Verse > Anthologies > T. R. Smith, ed. > Poetica Erotica: A Collection of Rare and Curious Amatory Verse
T. R. Smith, comp.  Poetica Erotica: Rare and Curious Amatory Verse.  1921–22.
In Chloe’s Chamber
By John Bancks (1709–1751)
(Misc. Wks., i. 260; “the whole Tale, of which this is a Relick, consisted of about three Times as many Lines as are now left,” 1738)

IN Chloe’s Chamber, She and I
Together sat, on Creature nigh;
The Time and Place conspir’d to move
A Longing for the Joys of Love.
I sigh’d, and kiss’d, and press’d her Hand.        5
Did all—to make her understand.
She, pretty, tender-hearted Creature,
Obey’d the Dictates of Good-Nature,
As far as Modesty would let her.
  A melting Virgin seldom speaks.        10
But with her Breasts, and Eyes and Cheeks:
Nor was it hard from These to find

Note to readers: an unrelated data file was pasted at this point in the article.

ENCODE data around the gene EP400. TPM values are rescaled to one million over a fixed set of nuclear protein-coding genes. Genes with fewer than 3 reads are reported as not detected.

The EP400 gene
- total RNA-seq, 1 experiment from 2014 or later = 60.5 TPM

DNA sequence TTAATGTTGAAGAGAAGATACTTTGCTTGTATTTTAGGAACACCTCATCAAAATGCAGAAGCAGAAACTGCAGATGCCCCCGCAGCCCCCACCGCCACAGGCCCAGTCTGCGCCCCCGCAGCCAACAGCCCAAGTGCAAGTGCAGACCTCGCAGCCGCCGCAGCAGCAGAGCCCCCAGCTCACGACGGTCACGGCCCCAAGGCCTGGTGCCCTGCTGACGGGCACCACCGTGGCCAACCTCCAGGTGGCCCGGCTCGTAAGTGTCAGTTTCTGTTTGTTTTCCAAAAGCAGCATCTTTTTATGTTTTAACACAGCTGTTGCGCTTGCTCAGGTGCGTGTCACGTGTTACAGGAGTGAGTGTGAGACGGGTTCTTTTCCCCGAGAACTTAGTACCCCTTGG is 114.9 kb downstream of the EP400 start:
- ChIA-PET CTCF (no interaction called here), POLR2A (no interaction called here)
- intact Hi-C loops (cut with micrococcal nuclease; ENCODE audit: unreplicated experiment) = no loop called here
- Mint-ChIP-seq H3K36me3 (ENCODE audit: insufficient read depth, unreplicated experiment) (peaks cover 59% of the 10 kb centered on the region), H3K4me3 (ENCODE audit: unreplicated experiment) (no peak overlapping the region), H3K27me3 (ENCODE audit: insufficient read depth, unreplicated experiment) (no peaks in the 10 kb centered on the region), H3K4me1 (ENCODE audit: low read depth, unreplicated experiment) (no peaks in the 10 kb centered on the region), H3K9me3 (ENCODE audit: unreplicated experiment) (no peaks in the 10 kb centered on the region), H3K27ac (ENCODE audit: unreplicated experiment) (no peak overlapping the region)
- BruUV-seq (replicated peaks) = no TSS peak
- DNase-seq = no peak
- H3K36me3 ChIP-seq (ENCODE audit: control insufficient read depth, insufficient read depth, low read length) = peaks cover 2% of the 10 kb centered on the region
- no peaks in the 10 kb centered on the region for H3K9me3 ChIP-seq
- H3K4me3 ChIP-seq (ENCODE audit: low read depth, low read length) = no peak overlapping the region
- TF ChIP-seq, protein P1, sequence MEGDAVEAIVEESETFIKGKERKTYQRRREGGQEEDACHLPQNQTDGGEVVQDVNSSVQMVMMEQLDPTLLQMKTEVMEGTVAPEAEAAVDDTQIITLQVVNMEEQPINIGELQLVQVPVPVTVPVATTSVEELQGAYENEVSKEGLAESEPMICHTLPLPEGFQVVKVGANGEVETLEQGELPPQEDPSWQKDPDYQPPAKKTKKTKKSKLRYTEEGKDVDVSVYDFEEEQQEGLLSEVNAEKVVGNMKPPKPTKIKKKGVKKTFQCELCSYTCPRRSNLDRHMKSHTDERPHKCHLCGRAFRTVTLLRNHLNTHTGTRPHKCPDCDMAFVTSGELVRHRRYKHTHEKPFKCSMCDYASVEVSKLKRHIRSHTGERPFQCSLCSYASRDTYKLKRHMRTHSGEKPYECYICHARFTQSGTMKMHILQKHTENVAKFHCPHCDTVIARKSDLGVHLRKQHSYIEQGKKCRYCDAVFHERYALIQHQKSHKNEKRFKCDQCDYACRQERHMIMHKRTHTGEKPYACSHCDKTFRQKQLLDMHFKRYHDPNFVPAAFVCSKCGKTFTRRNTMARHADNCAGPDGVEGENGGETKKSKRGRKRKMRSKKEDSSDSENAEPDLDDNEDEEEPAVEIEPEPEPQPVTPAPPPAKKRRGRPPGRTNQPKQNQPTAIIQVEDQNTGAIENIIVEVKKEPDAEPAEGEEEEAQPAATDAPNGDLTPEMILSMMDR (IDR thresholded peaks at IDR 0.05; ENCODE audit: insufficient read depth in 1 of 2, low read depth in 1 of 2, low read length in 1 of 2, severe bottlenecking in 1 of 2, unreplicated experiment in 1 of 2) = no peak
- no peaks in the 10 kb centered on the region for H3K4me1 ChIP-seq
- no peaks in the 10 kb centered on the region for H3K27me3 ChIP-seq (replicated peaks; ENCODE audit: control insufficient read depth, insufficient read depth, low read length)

That Chloe had—almost a Mind.
  Thus far ’twas well; but, to proceed,
What should I do?—Grow bold—I did.—        15
At last she falter’d, What would’st have?—
Your Love, said I, or else my Grave.—
  Suppose it were the first, quoth she,
Could you for-ever constant be?
For-ever Chloe, by those Eyes,        20
Those Bubbies, which so fall and rise,
By all that’s soft, and all that’s fair,
By your whole sacred Self, I swear,
Your fondest Wishes ne’er shall crave
So constant, so complete a Slave!        25
  Damon, you know too well the Art,
She sighing said, to reach my Heart!
Yet oh! I can’t, I won’t comply.—
Why will you press? dear Damon why?
*        *        *        *        *
For Chloe, coming in one day,
As on my Desk the Copy lay;
What means this rhyming Fool? she cries,
Why some Folks may believe these Lies!
So on the Fire she threw the Sheet.
I burn’d my Hand—to save this Bit.        35

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